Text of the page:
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A New Chip Functions Like a Brain, Ibm Says


TrueNorth processor

The TrueNorth processor (left) includes 4,096 of the integrated cores shown at right.

Credit: IBM

IBM researchers have developed a new kind of computer chip that tries to mimic the way brains recognize patterns, relying on densely interconnected webs of transistors similar to the brain's neural network. Named TrueNorth, the processor has electronic "neurons" that are able to signal others when a type of data — such as light — passes a certain threshold. Working in parallel, the neurons begin to organize the data into patterns suggesting the light is growing brighter, or changing color or shape.

The chip contains 5.4 billion transistors but draws just 70 milliwatts of power. The vast number of circuits working in parallel enables the chip to perform 46 billion operations a second per watt of energy consumed. TrueNorth has 1 million neurons, which is about as complex as the brain of a bee. "It is a remarkable achievement in terms of scalability and low power consumption," says the Lawrence Berkeley National Laboratory's Horst Simon.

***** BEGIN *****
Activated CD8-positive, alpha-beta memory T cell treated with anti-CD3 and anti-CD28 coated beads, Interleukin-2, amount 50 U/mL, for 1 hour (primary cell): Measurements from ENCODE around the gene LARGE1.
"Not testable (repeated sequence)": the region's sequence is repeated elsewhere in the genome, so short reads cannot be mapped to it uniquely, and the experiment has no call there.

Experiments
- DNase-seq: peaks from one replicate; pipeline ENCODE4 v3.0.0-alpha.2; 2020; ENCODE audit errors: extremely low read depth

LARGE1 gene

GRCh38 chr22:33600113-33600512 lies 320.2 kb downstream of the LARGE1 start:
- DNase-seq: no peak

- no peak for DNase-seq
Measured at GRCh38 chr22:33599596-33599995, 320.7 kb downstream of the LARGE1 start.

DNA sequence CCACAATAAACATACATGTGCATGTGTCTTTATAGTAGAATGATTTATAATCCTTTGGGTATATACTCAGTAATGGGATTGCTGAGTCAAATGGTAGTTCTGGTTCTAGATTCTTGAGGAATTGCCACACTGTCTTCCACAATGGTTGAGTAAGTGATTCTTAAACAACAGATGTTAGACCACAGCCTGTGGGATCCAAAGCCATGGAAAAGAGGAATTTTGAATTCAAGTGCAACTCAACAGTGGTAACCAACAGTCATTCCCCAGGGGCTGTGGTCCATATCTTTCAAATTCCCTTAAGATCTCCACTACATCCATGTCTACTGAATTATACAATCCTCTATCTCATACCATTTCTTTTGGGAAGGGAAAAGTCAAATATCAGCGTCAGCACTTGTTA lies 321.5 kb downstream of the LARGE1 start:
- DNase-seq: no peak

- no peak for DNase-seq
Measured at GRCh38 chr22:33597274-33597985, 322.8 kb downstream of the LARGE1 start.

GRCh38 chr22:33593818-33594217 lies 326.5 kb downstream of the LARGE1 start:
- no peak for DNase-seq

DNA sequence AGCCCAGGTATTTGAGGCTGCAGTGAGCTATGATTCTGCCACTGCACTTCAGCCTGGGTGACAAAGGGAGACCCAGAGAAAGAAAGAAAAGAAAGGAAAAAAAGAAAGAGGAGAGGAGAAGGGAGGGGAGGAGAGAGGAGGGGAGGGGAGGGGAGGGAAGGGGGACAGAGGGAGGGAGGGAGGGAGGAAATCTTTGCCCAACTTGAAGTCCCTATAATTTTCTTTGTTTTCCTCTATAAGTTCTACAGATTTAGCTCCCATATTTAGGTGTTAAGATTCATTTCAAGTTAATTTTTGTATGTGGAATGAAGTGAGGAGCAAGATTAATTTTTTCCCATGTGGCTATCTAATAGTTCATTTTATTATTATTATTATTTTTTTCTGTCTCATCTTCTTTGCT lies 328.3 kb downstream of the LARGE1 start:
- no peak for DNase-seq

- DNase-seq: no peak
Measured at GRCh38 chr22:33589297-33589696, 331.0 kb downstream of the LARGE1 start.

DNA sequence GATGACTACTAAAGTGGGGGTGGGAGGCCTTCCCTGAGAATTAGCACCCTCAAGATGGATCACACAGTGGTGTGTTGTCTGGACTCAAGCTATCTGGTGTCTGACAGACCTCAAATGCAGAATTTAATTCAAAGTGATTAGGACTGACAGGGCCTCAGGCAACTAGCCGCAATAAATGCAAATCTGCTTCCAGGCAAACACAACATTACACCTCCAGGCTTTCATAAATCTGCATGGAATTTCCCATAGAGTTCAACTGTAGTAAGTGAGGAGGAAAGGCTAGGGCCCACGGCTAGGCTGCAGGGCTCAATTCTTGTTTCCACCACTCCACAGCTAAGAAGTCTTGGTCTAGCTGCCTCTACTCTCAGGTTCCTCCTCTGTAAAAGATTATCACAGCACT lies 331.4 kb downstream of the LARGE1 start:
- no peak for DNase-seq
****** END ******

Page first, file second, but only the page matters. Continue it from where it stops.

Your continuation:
IBM's work in neuromorphic computing was funded by the U.S. Defense Advanced Research Projects Agency, but neural network expert Yann LeCun doubts IBM's TrueNorth approach will ever outpace the fastest current commercial processors. "This particular task won't impress anyone in computer vision or machine learning," he contends.

From The New York Times
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